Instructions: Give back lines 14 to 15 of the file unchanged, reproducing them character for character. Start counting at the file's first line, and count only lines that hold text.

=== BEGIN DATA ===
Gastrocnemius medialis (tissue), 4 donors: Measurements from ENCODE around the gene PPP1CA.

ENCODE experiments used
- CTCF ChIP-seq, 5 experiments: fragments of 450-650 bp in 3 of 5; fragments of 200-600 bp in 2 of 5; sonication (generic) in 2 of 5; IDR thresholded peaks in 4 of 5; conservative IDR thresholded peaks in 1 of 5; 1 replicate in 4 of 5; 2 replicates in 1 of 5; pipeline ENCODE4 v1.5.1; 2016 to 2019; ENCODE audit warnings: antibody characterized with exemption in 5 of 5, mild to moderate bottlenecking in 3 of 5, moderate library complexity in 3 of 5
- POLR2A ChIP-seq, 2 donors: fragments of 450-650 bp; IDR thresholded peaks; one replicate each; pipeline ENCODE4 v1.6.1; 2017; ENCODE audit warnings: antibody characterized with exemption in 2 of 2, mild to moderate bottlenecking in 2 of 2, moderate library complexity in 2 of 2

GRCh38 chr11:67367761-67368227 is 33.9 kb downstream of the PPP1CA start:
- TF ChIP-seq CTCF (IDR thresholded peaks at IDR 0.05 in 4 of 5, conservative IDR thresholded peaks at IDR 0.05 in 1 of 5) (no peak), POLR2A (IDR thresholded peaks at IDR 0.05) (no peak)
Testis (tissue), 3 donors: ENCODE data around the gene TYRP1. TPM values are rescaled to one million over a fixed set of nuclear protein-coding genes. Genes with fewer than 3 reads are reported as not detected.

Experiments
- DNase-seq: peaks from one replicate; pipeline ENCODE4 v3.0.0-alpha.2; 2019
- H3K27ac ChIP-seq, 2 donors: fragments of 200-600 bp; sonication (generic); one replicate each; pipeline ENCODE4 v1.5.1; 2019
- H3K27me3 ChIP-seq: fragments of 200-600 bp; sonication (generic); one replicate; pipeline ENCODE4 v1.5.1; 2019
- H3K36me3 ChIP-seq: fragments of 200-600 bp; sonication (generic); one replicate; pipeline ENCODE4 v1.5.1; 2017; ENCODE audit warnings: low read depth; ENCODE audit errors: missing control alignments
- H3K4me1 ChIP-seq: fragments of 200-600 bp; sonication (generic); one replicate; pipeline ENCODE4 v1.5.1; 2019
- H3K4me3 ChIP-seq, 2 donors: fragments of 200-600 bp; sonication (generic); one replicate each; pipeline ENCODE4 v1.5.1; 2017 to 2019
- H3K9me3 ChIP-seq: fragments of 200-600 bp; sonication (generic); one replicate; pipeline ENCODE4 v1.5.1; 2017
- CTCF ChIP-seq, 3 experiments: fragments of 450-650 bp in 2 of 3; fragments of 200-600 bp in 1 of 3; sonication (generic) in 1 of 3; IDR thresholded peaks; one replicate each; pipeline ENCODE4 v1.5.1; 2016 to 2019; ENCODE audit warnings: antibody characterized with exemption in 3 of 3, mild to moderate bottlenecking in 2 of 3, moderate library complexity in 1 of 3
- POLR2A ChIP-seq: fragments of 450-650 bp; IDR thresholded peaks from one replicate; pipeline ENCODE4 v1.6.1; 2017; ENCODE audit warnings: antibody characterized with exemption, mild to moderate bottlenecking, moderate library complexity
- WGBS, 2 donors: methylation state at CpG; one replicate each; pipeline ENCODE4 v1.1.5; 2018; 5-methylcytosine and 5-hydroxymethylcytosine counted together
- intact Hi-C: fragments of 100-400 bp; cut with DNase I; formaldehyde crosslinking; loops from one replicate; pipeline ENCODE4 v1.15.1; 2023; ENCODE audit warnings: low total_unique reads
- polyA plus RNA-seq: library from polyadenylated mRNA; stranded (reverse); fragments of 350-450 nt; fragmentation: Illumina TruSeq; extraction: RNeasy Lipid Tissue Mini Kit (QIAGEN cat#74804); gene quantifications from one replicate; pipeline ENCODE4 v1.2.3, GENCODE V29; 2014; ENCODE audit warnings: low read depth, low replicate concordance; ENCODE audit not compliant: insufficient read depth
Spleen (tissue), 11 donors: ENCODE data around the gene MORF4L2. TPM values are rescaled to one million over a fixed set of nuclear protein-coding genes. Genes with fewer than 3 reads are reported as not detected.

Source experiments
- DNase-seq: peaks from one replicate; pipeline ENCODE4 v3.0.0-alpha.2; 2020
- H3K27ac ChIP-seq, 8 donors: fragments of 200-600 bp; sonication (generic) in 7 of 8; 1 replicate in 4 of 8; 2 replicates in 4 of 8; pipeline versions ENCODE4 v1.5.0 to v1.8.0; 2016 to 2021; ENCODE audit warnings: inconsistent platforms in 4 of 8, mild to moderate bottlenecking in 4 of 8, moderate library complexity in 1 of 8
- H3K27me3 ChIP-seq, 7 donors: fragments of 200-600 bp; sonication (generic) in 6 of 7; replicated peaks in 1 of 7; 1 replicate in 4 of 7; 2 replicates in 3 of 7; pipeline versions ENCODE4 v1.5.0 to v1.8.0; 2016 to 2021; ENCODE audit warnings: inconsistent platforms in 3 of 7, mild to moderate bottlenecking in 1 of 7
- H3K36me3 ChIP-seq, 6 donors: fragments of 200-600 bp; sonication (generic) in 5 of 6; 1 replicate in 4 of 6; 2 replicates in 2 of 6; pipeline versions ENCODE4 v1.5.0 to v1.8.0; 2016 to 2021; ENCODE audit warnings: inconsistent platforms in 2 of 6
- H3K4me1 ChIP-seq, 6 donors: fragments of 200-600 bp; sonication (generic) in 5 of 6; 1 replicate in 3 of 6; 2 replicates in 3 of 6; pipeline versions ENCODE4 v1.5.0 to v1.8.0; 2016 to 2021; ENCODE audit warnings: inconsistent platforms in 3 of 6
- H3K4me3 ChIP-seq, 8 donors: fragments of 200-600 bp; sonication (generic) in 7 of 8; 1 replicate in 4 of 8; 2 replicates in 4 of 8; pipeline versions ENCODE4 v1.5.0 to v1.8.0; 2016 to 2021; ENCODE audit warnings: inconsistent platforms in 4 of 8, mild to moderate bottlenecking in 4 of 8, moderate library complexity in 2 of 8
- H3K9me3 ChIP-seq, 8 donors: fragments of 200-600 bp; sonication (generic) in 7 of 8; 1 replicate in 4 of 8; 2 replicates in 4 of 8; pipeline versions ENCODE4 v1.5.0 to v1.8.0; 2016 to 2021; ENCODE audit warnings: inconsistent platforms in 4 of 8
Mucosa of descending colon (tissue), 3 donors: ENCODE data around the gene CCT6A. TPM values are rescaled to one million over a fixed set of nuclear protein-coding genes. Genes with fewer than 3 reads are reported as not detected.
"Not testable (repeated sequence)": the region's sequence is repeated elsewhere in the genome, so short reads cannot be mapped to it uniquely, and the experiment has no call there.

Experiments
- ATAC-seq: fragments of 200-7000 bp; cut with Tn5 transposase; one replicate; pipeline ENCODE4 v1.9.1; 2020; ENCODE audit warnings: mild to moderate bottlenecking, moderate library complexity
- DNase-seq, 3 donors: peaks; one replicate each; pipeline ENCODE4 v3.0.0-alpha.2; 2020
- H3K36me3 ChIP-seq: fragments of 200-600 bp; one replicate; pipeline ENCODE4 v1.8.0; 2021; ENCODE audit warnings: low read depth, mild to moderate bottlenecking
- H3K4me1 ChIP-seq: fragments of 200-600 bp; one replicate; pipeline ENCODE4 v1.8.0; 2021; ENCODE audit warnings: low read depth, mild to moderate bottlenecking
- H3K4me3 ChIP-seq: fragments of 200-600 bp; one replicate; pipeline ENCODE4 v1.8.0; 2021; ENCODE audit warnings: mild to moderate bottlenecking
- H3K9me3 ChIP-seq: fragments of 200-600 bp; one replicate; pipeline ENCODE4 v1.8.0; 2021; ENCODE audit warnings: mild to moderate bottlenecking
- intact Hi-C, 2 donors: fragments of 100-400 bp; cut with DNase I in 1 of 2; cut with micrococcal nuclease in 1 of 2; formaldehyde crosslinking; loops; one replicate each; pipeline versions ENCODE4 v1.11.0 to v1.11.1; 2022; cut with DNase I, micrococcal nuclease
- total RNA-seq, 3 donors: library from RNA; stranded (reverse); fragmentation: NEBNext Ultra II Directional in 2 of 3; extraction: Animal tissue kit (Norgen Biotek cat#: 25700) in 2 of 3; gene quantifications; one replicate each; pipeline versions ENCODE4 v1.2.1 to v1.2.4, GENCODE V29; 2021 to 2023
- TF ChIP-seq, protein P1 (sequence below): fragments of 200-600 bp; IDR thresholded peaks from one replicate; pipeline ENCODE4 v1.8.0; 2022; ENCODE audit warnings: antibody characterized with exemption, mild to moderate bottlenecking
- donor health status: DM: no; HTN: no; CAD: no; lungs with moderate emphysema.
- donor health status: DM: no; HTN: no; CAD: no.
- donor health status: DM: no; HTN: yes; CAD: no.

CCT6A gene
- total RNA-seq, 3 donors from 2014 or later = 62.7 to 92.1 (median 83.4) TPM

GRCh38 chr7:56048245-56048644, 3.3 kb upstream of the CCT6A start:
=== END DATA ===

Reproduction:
- H3K4me3 ChIP-seq, 2 donors: fragments of 200-600 bp; sonication (generic); one replicate each; pipeline ENCODE4 v1.5.1; 2017 to 2019
- H3K9me3 ChIP-seq: fragments of 200-600 bp; sonication (generic); one replicate; pipeline ENCODE4 v1.5.1; 2017